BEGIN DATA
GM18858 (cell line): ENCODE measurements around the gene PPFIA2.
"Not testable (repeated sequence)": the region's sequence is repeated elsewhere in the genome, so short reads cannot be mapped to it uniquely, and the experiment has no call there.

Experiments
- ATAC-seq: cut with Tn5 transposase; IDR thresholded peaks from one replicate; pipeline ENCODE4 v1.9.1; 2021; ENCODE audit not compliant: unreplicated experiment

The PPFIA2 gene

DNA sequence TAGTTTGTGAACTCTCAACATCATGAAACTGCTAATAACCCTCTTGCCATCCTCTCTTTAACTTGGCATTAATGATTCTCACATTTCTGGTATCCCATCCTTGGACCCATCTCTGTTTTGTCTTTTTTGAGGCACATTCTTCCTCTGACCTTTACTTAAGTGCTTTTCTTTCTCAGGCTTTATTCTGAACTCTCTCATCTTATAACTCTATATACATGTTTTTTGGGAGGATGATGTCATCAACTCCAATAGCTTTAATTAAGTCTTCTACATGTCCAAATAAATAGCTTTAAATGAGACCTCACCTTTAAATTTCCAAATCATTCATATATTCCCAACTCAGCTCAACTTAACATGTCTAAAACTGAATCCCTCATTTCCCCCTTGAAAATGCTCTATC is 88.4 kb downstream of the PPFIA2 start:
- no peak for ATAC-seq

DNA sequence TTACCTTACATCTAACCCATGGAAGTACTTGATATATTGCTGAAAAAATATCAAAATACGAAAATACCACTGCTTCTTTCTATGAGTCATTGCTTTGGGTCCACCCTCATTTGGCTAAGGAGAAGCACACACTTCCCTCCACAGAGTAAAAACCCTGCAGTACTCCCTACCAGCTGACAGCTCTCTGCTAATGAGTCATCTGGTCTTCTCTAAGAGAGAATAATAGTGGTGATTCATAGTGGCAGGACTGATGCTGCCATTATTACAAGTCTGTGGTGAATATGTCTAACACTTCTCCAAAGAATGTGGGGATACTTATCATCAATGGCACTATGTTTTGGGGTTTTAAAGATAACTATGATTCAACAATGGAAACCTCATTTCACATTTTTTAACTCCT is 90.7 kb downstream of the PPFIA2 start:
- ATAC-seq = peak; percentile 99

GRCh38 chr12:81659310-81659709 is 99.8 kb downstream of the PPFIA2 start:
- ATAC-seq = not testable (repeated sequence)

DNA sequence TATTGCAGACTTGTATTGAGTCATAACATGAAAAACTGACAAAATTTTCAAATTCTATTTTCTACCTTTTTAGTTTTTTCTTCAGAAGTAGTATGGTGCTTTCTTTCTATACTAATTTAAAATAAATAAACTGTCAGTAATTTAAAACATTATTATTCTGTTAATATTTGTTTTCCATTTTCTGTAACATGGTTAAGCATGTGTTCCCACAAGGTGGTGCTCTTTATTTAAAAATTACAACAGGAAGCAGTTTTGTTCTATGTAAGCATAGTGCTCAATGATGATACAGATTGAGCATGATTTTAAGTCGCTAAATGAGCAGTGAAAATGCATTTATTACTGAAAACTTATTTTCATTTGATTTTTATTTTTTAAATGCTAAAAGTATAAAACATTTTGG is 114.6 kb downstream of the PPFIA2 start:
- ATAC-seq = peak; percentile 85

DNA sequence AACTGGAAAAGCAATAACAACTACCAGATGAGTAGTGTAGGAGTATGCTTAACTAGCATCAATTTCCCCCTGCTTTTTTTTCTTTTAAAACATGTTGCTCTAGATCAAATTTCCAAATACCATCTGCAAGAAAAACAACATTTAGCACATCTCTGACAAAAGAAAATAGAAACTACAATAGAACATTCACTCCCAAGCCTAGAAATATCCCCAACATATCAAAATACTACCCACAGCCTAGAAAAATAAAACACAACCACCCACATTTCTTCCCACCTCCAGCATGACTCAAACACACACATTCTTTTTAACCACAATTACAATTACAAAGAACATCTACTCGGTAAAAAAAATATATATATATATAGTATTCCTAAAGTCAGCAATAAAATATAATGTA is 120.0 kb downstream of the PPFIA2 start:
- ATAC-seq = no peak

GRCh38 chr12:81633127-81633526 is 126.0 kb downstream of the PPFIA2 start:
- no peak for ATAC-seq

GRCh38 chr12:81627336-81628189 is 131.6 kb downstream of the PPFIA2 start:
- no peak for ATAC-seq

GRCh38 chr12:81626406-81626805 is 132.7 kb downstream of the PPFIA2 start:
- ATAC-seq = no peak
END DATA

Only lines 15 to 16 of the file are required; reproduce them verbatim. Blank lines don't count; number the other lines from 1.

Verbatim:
- ATAC-seq = no peak

GRCh38 chr12:81633127-81633526 is 126.0 kb downstream of the PPFIA2 start: